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There is an excellent on-demand webinar, "Driving Operational Excellence Using Lean Six Sigma," by Susan Beauchamp (Delaware Valley Chapter, Aug 12, 2020).
Susan explains what Six Sigma is - a statistical term, a quality goal, methodology, et cetera; she provides the practical examples; she offers a simple framework of how to integrate Lean, Six Sigma, Agile, and PMBOK to drive operational excellence.
I highly recommend listening to it - it conveys brilliant ideas and produces a fantastic learning experience.
I am not an expert on that field but I worked a lot, mainly putting both approaches to work on construction. The answer is yes, but here comes the point where you have to take into account the environment and mainly culture because I can say that both, but mainly Lean, is a "way of living". From both, what finally was more suitable to put at work was Lean. And it worked to give benefits to the companies were I worked on it. Just my personal experience.
Moreover, to name a few Lean Six Sigma tools and techniques:
Cause and Effect Diagram, Flowchart, Check Sheet, Pareto Diagram, Histogram, Pareto Diagram, Control Chart, Value Stream Mapping, Scatter Diagram, DMAIC, SIPOC, FMEA, Gemba, Kaizen, Kaizen events, 5S, 5 Whys, Visual Management, Root Cause Analysis, Standard Work, A3, OEE Analysis, Capacity and Demand Analysis, Seasonality Analysis, Variability per Shift, Spaghetti Diagram, Activity Sampling, Hypothesis Testing, Time and Motion Study, Day in the Life of (DILO), Meeting Mapping, Skills and Training Assessment, Performance Board Assessment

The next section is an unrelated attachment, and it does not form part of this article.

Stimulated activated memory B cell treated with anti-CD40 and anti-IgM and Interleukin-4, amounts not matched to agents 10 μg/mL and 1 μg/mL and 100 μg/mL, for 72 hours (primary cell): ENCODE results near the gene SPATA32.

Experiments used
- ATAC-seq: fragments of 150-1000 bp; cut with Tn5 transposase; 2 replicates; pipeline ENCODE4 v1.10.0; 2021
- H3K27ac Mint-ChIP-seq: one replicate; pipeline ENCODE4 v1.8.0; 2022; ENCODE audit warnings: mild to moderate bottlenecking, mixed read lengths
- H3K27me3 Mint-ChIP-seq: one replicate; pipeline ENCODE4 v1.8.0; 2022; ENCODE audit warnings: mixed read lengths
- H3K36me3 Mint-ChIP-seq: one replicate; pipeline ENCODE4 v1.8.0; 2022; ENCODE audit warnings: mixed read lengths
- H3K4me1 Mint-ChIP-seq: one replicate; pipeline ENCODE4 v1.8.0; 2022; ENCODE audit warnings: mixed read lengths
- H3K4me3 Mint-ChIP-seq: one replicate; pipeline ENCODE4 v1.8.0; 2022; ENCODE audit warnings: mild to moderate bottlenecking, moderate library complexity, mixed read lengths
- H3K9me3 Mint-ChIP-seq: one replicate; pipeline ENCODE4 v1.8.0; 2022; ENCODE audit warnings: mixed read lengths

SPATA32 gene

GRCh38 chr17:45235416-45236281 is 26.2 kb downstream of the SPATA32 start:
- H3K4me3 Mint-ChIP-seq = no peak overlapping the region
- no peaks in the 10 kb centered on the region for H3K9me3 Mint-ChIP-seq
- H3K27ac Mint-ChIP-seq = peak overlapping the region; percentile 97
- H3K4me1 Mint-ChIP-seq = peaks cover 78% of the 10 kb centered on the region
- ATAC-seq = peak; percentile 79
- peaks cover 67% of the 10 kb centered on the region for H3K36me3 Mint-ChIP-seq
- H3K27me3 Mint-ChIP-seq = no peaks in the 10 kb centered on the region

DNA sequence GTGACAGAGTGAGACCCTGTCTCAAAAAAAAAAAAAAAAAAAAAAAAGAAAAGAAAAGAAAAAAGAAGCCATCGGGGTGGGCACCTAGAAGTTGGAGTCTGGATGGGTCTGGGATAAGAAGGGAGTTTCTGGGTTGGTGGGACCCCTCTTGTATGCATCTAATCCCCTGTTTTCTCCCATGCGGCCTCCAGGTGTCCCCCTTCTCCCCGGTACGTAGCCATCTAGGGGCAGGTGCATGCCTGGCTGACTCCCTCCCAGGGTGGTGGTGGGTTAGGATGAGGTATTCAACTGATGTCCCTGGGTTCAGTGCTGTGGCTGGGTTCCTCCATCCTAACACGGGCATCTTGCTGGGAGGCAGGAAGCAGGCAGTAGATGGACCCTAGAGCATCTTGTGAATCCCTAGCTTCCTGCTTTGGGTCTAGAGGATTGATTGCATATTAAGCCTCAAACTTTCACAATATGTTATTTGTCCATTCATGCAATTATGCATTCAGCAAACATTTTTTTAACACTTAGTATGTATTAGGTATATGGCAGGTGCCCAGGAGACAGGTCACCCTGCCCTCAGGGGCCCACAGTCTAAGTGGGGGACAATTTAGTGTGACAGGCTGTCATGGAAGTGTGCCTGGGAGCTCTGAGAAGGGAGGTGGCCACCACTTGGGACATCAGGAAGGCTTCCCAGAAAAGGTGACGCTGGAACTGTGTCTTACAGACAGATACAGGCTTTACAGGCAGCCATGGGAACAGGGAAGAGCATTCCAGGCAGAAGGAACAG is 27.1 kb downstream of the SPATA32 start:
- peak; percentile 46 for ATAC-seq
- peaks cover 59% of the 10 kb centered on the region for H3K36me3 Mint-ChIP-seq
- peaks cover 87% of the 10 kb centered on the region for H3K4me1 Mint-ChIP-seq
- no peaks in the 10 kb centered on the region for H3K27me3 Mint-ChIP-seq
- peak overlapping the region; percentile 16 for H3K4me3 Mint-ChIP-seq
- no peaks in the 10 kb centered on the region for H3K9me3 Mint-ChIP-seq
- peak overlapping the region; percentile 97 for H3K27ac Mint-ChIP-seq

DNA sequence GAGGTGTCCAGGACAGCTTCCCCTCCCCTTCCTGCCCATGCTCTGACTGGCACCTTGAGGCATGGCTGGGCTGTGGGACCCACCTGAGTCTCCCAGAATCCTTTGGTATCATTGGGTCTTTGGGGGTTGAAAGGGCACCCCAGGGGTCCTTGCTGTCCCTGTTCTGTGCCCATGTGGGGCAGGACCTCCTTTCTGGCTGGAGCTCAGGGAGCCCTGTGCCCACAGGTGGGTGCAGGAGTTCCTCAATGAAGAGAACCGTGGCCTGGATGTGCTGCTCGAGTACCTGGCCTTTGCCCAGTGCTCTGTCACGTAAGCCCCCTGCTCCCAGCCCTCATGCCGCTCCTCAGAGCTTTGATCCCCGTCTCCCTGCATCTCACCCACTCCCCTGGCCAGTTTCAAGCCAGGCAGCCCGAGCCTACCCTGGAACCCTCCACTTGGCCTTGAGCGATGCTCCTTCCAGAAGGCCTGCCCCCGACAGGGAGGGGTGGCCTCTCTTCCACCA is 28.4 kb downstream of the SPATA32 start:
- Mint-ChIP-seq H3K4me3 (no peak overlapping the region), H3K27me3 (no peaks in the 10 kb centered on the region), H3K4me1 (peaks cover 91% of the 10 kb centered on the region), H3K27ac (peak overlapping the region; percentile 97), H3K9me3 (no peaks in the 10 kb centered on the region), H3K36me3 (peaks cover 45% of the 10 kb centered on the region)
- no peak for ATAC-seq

Lean is absolutely applicable to any type of work as it encourages customer focus, flow of value and removal of waste in our delivery process.
Six Sigma might be a little trickier as that does require activities which are repeated at least a few times. An example in construction might be installing beams in a building - they need to be spaced at specific intervals with a minimum and maximum tolerance around the range. One could use SS tools to see if we are reducing the number of defects in our installation process as a result of some training or other process change.
Anywhere you have a process, you can apply lean principles.
Anywhere you have variability, you can apply six sigma. Some construction examples:
- An "asbuilt" is a survey to compare what was built with what was specified. It may be desirable to identify and work issues that drive those kinds of variances.
- Raw materials like concrete and steel have variances in composition and processing. Poor quality materials can result in poor quality products.
- Dimensional tolerances can drive a lot of rework like if the windows aren't the right size for the window openings.
- Cost variances can be driven by any number of things from estimating errors to customer change orders. You may want to figure out why your estimates don't match your actuals.
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